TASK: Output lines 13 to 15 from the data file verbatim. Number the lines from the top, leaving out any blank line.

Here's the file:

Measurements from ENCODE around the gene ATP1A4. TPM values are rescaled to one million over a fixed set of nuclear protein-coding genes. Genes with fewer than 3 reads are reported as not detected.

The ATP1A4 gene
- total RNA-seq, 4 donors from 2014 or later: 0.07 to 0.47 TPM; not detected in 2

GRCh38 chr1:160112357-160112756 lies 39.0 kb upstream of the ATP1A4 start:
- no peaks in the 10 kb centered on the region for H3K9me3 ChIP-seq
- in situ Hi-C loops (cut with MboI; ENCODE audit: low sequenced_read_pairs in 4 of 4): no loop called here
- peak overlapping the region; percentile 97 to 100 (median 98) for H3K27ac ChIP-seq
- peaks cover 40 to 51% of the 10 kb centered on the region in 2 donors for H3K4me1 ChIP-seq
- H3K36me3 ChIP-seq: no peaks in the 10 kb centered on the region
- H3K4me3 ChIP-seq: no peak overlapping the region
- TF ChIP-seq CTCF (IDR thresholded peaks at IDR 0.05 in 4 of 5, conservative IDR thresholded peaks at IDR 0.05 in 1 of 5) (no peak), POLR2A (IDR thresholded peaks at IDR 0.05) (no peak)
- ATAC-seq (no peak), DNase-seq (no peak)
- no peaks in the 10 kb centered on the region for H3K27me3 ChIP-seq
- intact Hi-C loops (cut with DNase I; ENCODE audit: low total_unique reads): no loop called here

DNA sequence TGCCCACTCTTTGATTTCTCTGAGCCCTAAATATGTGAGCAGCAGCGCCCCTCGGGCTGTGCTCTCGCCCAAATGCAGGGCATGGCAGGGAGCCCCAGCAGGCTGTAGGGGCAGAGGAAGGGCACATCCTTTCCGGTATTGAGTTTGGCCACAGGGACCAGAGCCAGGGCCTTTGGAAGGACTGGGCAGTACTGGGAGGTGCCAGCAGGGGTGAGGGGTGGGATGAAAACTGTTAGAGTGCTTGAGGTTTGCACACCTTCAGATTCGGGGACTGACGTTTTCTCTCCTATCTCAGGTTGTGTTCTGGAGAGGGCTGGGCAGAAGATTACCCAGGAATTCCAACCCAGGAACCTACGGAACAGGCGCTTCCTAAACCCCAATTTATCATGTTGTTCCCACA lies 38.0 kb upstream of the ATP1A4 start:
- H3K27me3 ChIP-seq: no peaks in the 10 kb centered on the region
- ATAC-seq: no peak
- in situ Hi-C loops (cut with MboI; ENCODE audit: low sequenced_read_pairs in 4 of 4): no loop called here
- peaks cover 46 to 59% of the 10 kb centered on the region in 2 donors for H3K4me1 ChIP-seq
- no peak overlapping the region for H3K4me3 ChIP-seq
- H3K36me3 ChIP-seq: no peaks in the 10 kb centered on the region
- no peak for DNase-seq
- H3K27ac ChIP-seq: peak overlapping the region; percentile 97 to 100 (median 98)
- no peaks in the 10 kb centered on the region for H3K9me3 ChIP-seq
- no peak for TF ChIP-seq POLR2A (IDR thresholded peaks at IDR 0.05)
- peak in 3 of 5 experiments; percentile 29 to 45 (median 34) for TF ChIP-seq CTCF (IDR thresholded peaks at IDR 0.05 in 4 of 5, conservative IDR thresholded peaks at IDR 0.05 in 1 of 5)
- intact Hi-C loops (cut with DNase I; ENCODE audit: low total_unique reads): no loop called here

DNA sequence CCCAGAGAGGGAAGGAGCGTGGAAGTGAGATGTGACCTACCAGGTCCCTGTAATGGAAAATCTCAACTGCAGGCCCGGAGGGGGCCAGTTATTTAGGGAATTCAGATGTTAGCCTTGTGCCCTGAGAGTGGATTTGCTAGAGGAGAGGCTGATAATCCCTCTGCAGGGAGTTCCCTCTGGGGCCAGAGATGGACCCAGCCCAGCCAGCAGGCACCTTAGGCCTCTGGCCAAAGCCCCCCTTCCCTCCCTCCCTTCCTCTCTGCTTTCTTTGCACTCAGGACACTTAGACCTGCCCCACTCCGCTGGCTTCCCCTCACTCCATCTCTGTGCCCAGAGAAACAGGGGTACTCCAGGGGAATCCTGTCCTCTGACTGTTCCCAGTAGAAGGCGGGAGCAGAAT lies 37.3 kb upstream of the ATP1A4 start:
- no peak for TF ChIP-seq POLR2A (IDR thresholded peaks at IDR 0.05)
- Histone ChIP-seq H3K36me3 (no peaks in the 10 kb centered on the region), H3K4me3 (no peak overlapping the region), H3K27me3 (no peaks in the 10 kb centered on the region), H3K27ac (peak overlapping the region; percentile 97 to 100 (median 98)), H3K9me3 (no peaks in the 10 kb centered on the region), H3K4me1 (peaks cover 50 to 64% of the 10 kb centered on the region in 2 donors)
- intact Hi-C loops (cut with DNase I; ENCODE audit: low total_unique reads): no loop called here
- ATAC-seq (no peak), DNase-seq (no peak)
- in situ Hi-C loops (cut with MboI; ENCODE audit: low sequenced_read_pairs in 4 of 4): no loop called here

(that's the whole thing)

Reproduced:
- no peaks in the 10 kb centered on the region for H3K27me3 ChIP-seq
- intact Hi-C loops (cut with DNase I; ENCODE audit: low total_unique reads): no loop called here

DNA sequence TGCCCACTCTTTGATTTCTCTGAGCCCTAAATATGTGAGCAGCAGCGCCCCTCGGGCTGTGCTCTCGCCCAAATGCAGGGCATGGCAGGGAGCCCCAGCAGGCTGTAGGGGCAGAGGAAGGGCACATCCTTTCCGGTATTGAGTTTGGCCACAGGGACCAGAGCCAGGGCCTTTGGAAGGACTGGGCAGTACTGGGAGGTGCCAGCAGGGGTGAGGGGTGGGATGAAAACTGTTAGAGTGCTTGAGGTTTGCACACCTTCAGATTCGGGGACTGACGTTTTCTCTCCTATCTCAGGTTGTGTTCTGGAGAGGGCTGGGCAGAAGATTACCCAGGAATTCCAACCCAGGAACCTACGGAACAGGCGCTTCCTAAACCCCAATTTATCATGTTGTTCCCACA lies 38.0 kb upstream of the ATP1A4 start: